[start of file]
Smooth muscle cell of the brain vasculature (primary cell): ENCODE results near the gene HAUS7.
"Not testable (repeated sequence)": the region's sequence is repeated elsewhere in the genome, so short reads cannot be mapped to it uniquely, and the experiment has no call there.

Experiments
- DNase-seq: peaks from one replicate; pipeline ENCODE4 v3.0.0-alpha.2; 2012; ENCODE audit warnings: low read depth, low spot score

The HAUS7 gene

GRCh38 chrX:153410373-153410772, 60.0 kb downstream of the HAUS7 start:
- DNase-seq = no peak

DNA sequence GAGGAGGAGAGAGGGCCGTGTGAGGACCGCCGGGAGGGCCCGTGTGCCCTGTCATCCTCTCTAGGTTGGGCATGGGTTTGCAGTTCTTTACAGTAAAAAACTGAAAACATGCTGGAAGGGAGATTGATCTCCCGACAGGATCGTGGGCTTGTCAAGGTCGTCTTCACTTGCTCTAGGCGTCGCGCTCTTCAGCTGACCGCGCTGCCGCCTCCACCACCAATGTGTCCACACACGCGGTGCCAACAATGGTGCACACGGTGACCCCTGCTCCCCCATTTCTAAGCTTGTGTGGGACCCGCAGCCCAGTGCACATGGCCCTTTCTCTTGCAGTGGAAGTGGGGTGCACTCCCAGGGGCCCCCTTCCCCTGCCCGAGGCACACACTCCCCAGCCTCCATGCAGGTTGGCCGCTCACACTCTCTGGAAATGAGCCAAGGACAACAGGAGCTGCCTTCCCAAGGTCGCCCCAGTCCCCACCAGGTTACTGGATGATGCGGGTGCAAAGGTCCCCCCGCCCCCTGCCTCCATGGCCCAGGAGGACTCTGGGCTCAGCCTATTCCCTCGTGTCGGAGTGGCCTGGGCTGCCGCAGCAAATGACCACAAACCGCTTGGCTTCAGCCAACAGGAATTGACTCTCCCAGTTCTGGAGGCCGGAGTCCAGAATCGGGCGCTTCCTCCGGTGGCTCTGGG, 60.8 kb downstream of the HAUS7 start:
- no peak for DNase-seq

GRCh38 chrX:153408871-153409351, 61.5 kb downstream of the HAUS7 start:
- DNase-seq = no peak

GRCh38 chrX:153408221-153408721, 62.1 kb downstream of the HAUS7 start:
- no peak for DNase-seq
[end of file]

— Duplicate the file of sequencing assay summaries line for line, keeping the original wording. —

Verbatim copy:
Smooth muscle cell of the brain vasculature (primary cell): ENCODE results near the gene HAUS7.
"Not testable (repeated sequence)": the region's sequence is repeated elsewhere in the genome, so short reads cannot be mapped to it uniquely, and the experiment has no call there.

Experiments
- DNase-seq: peaks from one replicate; pipeline ENCODE4 v3.0.0-alpha.2; 2012; ENCODE audit warnings: low read depth, low spot score

The HAUS7 gene

GRCh38 chrX:153410373-153410772, 60.0 kb downstream of the HAUS7 start:
- DNase-seq = no peak

DNA sequence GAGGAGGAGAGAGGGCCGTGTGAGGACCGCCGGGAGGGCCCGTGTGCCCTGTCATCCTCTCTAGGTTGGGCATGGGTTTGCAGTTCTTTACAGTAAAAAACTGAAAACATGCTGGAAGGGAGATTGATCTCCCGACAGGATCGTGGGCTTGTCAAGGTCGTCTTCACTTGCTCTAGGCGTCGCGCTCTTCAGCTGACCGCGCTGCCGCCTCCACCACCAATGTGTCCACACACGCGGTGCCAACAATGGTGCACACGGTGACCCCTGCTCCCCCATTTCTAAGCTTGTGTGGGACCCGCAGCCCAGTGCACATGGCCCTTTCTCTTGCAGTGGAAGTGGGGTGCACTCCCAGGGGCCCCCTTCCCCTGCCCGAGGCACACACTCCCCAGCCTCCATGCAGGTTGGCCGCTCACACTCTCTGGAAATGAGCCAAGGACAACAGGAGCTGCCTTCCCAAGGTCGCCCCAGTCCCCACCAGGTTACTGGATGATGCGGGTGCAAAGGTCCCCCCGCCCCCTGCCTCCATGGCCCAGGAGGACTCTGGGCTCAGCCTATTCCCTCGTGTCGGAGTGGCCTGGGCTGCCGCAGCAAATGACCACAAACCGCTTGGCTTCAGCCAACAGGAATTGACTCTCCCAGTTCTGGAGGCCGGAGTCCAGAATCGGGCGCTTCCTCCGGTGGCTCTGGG, 60.8 kb downstream of the HAUS7 start:
- no peak for DNase-seq

GRCh38 chrX:153408871-153409351, 61.5 kb downstream of the HAUS7 start:
- DNase-seq = no peak

GRCh38 chrX:153408221-153408721, 62.1 kb downstream of the HAUS7 start:
- no peak for DNase-seq